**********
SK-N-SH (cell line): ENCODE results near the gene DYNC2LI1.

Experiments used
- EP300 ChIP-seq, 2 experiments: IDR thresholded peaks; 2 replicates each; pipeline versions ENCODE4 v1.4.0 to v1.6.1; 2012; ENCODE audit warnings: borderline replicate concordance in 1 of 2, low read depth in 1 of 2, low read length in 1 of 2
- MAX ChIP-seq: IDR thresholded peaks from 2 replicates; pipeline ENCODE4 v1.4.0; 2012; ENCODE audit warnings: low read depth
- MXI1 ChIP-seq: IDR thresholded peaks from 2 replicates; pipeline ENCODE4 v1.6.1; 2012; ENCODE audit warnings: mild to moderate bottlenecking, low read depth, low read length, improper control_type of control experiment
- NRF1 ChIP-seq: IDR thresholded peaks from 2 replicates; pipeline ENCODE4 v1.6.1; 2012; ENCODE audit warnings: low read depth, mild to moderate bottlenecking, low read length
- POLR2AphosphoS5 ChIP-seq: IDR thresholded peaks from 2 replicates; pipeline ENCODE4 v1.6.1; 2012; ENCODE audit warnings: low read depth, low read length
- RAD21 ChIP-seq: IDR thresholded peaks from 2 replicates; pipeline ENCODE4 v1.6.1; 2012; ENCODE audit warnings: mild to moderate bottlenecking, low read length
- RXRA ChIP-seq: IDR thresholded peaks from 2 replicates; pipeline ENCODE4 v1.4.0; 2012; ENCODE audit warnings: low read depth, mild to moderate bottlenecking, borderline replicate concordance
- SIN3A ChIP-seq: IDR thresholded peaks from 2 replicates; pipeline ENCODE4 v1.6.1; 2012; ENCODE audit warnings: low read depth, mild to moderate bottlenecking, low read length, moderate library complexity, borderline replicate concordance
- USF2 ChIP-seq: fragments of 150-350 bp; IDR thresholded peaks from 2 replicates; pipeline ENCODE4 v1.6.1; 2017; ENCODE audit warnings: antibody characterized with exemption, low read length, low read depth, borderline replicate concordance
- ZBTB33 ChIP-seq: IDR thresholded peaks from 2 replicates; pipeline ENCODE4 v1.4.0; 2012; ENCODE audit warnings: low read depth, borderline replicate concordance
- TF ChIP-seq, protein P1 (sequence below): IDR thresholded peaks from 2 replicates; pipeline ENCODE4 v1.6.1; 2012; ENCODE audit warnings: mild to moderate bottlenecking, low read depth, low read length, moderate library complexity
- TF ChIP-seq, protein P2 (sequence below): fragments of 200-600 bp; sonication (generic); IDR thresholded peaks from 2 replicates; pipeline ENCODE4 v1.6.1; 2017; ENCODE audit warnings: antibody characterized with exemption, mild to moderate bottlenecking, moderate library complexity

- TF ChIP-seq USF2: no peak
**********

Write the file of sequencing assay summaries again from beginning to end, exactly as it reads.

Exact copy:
SK-N-SH (cell line): ENCODE results near the gene DYNC2LI1.

Experiments used
- EP300 ChIP-seq, 2 experiments: IDR thresholded peaks; 2 replicates each; pipeline versions ENCODE4 v1.4.0 to v1.6.1; 2012; ENCODE audit warnings: borderline replicate concordance in 1 of 2, low read depth in 1 of 2, low read length in 1 of 2
- MAX ChIP-seq: IDR thresholded peaks from 2 replicates; pipeline ENCODE4 v1.4.0; 2012; ENCODE audit warnings: low read depth
- MXI1 ChIP-seq: IDR thresholded peaks from 2 replicates; pipeline ENCODE4 v1.6.1; 2012; ENCODE audit warnings: mild to moderate bottlenecking, low read depth, low read length, improper control_type of control experiment
- NRF1 ChIP-seq: IDR thresholded peaks from 2 replicates; pipeline ENCODE4 v1.6.1; 2012; ENCODE audit warnings: low read depth, mild to moderate bottlenecking, low read length
- POLR2AphosphoS5 ChIP-seq: IDR thresholded peaks from 2 replicates; pipeline ENCODE4 v1.6.1; 2012; ENCODE audit warnings: low read depth, low read length
- RAD21 ChIP-seq: IDR thresholded peaks from 2 replicates; pipeline ENCODE4 v1.6.1; 2012; ENCODE audit warnings: mild to moderate bottlenecking, low read length
- RXRA ChIP-seq: IDR thresholded peaks from 2 replicates; pipeline ENCODE4 v1.4.0; 2012; ENCODE audit warnings: low read depth, mild to moderate bottlenecking, borderline replicate concordance
- SIN3A ChIP-seq: IDR thresholded peaks from 2 replicates; pipeline ENCODE4 v1.6.1; 2012; ENCODE audit warnings: low read depth, mild to moderate bottlenecking, low read length, moderate library complexity, borderline replicate concordance
- USF2 ChIP-seq: fragments of 150-350 bp; IDR thresholded peaks from 2 replicates; pipeline ENCODE4 v1.6.1; 2017; ENCODE audit warnings: antibody characterized with exemption, low read length, low read depth, borderline replicate concordance
- ZBTB33 ChIP-seq: IDR thresholded peaks from 2 replicates; pipeline ENCODE4 v1.4.0; 2012; ENCODE audit warnings: low read depth, borderline replicate concordance
- TF ChIP-seq, protein P1 (sequence below): IDR thresholded peaks from 2 replicates; pipeline ENCODE4 v1.6.1; 2012; ENCODE audit warnings: mild to moderate bottlenecking, low read depth, low read length, moderate library complexity
- TF ChIP-seq, protein P2 (sequence below): fragments of 200-600 bp; sonication (generic); IDR thresholded peaks from 2 replicates; pipeline ENCODE4 v1.6.1; 2017; ENCODE audit warnings: antibody characterized with exemption, mild to moderate bottlenecking, moderate library complexity

- TF ChIP-seq USF2: no peak